Planning a Retirement Drawdown Strategy?
Nowadays, with people living longer, health-care costs rising, pensions disappearing and people increasingly embracing more active post-career lives, retirees need to be deliberate about making their money last. Here are some things to consider when creating a customized “drawdown” strategy.
Most experts suggest finding guaranteed monthly income sources to cover your basic expenses such as mortgage or rent payments, utilities, food, healthcare premiums and the like. Some of that may come in the form of a corporate pension or your Social Security benefits. But if these sources of income are not enough to cover your basic expenses, you may consider purchasing a lifetime income annuity to help fill the gap.
You have a number of options to consider for the assets in a former employer’s retirement plan account. You can take a lump-sum cash distribution, leave the money in the plan, move it to your new employer’s retirement plan, roll over all or part into a traditional IRA or convert all or part to a Roth IRA.
Each choice may offer different investment options and services, fees and expenses, withdrawal options, required minimum distributions, tax treatment, and provide different protection from creditors and legal judgments. These are complex choices and should be considered with care.
If you begin taking social security benefits at 62 you lock in a permanent discount of about 25% on your monthly checks. If, on the other hand, you can wait until age 70, you may get nearly a third more than if you had started at full retirement age—and about 75% more than if you opted to begin benefits at 62.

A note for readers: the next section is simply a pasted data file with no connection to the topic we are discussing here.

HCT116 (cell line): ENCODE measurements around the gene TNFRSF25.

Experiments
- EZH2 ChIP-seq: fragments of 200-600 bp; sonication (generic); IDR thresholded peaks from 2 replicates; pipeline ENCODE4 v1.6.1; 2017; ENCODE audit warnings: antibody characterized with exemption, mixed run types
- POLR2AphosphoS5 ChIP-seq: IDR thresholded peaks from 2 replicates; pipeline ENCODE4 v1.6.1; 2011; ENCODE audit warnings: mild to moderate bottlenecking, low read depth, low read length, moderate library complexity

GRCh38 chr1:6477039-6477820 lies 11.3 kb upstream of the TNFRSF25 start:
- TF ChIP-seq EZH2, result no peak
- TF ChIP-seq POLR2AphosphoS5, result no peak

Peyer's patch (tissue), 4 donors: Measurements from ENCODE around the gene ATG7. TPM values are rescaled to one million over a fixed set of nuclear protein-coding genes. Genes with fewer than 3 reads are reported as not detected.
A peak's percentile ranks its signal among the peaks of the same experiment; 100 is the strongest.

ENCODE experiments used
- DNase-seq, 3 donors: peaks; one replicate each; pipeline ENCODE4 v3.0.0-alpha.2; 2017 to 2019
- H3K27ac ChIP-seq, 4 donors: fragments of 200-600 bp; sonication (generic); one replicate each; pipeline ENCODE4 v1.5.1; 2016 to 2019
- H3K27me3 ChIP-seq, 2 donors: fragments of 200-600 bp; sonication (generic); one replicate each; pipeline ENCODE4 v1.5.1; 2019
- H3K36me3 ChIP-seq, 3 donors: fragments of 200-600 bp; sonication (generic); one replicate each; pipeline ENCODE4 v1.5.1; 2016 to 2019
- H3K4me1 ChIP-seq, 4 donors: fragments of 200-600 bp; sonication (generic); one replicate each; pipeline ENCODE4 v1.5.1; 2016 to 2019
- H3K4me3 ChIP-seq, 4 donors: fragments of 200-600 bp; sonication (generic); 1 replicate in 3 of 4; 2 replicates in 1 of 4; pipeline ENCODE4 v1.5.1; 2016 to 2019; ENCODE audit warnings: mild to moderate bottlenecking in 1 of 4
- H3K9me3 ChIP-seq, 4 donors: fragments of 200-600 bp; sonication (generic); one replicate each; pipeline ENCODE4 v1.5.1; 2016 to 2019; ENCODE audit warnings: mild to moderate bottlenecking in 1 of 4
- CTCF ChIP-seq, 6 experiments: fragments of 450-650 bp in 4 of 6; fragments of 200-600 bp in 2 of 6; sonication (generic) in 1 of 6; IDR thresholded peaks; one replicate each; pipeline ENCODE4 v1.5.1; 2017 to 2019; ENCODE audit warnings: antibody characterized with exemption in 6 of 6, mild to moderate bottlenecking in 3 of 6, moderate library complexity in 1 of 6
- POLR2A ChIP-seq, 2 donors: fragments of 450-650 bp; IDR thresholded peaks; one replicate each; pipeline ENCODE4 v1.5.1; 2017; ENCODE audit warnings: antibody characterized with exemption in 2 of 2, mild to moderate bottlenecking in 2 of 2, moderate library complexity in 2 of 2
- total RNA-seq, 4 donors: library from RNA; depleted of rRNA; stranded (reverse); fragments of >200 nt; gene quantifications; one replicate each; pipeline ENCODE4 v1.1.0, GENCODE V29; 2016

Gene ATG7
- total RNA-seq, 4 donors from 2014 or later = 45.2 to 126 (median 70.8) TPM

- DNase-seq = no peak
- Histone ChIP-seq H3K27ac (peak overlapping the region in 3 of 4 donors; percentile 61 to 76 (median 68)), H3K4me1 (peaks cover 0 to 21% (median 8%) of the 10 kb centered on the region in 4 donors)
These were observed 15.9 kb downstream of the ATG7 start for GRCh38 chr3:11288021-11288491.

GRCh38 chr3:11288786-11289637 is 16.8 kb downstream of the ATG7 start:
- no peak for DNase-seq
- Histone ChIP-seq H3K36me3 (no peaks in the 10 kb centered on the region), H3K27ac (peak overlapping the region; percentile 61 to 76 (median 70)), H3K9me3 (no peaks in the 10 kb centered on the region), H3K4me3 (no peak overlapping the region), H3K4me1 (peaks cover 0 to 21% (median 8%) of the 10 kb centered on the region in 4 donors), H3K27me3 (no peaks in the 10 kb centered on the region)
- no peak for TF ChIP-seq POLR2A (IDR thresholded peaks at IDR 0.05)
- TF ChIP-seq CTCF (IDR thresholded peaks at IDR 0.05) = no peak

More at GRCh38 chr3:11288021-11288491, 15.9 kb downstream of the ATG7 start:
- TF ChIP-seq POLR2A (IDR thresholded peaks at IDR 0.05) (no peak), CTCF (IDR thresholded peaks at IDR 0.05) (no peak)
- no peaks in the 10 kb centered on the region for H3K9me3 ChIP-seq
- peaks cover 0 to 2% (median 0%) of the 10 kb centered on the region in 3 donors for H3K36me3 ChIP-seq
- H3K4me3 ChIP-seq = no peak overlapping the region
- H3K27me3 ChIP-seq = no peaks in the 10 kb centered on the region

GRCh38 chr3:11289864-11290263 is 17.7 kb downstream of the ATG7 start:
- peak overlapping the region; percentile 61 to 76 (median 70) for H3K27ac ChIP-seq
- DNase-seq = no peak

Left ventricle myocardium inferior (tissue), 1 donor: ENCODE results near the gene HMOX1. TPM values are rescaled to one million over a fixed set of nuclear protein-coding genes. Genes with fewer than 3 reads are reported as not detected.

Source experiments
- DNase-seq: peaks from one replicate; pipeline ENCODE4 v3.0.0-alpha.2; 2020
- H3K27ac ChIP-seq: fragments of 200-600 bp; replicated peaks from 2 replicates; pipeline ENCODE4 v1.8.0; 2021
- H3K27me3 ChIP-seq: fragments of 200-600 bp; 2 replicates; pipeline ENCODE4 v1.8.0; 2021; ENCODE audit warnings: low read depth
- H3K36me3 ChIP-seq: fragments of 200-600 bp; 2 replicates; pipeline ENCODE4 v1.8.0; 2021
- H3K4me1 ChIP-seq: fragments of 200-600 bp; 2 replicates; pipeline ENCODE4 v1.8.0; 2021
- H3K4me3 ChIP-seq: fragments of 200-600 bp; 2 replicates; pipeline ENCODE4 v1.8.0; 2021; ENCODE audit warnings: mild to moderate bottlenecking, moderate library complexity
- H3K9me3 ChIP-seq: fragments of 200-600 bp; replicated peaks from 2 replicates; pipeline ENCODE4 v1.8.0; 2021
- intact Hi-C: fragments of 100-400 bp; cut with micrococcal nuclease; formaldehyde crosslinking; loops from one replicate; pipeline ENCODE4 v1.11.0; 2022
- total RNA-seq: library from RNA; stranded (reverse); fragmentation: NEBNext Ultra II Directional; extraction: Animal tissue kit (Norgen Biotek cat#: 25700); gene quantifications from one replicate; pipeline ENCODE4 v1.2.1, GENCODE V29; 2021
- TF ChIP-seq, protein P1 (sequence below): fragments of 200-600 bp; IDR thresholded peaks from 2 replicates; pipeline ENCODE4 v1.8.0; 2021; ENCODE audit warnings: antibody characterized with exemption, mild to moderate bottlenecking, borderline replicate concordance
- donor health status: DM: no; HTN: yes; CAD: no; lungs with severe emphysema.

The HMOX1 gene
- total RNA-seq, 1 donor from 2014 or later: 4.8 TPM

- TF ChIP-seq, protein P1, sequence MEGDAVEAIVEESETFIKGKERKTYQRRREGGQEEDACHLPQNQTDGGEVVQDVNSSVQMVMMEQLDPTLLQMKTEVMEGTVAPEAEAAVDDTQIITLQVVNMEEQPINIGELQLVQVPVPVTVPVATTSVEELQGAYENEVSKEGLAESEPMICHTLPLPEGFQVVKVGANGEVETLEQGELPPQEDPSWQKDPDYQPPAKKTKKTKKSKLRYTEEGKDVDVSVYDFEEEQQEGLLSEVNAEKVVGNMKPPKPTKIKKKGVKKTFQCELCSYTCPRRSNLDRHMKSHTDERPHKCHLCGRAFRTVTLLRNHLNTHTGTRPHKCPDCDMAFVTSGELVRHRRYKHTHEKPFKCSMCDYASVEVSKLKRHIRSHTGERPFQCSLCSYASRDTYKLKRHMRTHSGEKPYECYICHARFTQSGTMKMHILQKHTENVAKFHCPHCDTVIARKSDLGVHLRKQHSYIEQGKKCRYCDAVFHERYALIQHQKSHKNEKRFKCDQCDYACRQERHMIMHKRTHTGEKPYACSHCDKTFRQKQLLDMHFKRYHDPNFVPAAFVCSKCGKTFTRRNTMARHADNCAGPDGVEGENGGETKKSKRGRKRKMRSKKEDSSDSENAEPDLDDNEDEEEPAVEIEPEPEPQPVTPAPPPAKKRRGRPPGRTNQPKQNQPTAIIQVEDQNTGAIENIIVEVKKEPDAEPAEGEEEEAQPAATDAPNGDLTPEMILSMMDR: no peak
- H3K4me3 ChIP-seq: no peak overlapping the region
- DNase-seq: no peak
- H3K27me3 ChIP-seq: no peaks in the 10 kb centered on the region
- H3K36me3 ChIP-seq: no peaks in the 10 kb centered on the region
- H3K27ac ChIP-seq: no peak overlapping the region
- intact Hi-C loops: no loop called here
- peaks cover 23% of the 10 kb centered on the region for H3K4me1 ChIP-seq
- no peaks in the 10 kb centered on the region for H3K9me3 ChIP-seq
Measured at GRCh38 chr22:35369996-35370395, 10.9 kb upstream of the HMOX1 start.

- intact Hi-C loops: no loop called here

Retirees today have to view themselves as long-term investors and need to grow their income to stay ahead of inflation. That could mean keeping part of your portfolio in stocks, which over the long term have outperformed bonds and other fixed-income investments, keeping in mind that past performance is not a guarantee of future results.
In the end, how you draw down your assets can help you determine whether or not you outlive them. Finding good answers to these and other questions now is a crucial part of retirement planning.
For more information, contact The Menashe Morley Group in the Rancho Santa Fe office at 858-381-8113. The Menashe Morley Group, serving the community for over 30 years: David Menashe is a Senior Vice President and Wealth Management Advisor, Bruce Morley CRPC is a First Vice President and Wealth Management Advisor and John Naviaux is a Vice President and Wealth Management Advisor for Merrill Lynch, Pierce, Fenner & Smith Incorporated.
For more information, contact The Menashe Morley Group in the Rancho Santa Fe office at 858-381-8113. The Menashe Morley Group, serving the community for over 30 years: David Menashe is a Senior Vice President and Wealth Management Advisor, and Bruce Morley is a First Vice President and Wealth Management Advisor and John Naviaux is an Assistant Vice President and Financial Advisor for Merrill Lynch, Pierce, Fenner & Smith Incorporated.
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